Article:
Freon does not "burn". In fact, like other halons, it tends to extinguish whatever fire it encounters. Fire + Freon can produce a toxic gas (phosgene), however, injury or death from phosgene created by a fire in an A/C equipped vehicle is far less likely than injury or death from fire or explosion caused or aggravated by hydrocarbon refrigerants. Think about it: The antidote to toxic gas exposure is ventillation. That's easy to accomplish and you've got time to do so after the exposure. The only antidote to a hydrocarbon explosion is not being there when it happens. That's much harder to do since it involves predicting the future.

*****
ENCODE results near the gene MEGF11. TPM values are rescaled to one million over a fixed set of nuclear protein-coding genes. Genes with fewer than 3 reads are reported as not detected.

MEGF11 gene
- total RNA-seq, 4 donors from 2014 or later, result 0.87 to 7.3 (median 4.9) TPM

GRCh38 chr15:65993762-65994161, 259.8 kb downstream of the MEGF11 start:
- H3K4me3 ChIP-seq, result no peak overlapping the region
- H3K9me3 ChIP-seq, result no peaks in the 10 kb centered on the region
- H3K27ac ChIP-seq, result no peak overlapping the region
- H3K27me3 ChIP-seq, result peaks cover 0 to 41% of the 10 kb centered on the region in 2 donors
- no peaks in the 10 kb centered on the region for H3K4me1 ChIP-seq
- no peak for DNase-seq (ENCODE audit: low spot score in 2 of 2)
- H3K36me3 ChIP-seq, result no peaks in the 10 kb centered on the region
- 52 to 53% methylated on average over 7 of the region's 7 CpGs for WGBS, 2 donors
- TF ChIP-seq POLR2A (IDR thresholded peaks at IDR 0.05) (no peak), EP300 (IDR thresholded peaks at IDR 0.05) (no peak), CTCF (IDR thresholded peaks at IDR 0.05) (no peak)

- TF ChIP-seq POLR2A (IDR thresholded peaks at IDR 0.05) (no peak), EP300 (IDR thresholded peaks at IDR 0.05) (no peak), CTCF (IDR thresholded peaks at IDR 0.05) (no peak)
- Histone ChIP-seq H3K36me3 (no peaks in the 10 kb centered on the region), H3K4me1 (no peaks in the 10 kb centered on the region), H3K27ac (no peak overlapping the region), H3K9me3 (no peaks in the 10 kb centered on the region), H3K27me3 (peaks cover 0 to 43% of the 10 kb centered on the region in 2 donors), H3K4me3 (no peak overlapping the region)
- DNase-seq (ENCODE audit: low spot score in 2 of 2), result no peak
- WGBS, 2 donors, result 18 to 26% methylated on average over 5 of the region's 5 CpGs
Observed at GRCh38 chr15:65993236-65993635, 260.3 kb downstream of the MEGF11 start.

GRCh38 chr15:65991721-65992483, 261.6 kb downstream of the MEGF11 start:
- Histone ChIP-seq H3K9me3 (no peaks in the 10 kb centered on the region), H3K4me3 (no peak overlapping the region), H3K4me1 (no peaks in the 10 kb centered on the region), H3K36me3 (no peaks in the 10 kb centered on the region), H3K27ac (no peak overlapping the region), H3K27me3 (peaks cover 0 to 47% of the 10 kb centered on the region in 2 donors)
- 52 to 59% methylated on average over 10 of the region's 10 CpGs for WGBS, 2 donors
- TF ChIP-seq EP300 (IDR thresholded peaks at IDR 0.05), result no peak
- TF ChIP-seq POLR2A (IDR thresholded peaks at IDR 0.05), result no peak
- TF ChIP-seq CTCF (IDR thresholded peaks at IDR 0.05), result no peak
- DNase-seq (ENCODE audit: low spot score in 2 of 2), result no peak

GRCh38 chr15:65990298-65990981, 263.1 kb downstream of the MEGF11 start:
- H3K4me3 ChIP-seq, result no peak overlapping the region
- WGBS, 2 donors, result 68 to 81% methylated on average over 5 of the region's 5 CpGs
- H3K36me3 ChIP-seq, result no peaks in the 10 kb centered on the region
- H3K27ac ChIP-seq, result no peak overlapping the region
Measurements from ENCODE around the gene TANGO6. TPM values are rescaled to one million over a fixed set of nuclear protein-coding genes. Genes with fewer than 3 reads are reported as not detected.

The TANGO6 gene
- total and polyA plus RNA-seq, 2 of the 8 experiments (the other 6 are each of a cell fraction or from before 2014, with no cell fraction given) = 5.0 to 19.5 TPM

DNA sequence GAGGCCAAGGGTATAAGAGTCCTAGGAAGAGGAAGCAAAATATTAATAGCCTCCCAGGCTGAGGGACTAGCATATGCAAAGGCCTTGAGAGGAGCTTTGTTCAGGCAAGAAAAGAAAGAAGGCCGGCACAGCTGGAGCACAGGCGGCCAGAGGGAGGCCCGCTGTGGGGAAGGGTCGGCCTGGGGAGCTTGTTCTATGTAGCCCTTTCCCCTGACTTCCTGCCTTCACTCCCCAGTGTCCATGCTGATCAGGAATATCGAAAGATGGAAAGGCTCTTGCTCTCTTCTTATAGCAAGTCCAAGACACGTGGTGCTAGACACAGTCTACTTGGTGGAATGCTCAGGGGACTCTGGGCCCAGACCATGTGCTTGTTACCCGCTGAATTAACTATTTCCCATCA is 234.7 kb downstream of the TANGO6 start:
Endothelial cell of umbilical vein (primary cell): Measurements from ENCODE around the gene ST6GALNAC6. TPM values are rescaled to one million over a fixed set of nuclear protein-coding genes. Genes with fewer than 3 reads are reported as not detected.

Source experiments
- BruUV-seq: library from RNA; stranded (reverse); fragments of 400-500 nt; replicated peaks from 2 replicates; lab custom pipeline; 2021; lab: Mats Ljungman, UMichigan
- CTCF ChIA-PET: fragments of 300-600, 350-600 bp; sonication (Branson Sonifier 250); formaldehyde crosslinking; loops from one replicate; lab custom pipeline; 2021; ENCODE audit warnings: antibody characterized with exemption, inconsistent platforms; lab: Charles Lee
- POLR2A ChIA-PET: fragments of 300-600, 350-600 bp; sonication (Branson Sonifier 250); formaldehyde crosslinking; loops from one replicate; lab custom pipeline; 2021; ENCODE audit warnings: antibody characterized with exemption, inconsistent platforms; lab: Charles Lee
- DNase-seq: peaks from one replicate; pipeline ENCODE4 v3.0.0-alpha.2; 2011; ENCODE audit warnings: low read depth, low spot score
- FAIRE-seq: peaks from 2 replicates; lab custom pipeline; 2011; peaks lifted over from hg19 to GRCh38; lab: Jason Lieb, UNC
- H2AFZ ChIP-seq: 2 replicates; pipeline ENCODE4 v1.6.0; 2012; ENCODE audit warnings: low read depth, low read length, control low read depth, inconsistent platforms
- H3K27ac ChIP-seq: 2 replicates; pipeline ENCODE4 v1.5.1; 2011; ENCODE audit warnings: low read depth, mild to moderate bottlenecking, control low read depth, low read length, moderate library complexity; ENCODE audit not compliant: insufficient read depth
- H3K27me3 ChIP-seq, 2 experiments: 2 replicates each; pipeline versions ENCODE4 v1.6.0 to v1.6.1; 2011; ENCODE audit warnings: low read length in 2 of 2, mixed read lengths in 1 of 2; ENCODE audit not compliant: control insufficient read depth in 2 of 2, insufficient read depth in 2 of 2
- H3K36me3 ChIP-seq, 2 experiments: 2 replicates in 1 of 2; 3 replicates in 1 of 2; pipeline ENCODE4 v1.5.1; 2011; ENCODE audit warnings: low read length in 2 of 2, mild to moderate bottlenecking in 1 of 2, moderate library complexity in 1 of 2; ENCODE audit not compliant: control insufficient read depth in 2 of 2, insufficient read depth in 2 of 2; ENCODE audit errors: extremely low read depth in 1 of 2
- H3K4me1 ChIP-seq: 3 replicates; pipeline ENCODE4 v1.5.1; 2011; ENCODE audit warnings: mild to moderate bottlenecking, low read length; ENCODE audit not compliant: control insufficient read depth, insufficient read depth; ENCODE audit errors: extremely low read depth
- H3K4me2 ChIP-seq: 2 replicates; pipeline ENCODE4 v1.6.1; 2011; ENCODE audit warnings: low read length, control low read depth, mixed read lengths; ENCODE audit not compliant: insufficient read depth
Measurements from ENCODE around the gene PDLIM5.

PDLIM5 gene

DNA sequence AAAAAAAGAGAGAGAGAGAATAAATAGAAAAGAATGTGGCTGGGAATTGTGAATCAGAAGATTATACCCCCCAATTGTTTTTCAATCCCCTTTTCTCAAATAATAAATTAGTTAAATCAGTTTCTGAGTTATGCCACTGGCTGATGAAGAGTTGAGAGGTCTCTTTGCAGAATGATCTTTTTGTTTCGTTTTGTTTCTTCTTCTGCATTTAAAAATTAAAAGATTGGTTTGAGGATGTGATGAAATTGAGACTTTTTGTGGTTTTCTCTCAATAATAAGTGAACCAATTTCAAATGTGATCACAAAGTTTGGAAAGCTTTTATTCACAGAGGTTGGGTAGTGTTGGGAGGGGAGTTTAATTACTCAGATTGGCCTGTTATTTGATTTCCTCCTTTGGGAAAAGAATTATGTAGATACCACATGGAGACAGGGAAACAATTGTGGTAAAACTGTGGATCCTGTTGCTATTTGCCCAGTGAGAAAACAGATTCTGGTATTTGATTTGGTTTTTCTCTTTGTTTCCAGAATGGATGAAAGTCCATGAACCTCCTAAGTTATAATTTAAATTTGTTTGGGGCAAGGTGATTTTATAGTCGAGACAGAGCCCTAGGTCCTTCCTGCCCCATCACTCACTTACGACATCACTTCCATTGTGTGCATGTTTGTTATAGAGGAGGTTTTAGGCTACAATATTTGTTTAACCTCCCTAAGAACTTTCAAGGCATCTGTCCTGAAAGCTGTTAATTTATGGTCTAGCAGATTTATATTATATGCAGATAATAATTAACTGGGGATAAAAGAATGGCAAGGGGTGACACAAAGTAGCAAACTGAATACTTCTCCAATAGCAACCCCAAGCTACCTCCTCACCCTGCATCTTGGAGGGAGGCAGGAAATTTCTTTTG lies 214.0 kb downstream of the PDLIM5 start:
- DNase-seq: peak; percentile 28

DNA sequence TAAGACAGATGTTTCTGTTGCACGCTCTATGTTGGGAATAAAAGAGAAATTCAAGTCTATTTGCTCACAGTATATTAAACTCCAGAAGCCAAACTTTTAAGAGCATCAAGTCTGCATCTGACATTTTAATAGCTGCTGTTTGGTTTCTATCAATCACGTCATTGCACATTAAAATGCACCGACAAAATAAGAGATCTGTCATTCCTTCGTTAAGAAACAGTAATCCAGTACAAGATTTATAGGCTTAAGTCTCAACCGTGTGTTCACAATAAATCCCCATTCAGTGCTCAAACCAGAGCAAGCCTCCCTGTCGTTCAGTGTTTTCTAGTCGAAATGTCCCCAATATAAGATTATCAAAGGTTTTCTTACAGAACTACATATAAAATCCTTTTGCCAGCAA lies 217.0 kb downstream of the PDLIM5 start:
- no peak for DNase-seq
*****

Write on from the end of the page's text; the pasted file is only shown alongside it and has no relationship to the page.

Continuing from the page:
if you mouse around on the websites selling this stuff, you'll find them talking about "legal 2nd-generation drop-in" refrigerant. This is a bit of doublespeak. Here's how it works: It's illegal to replace R12 with hydrocarbon refrigerants, but it's not illegal to replace R134a with hydrocarbon refrigerants. A law against the latter was never written, 'cause there's no reason why anybody would ever replace R134a with hydrocarbons. Unfortunately, that legal omission is being treated as a loophole by those selling hydrocarbon refrigerants. The idea, they say, is to convert your system over to R134a (which is legal), then replace the R134a with hydrocarbons. Nudge nudge, wink wink, elbow in the ribs, and if you happen, wink wink, to forget the "change to R134a" step, wink wink, why, that would be awful. Wink wink. Just terrible. Wink wink.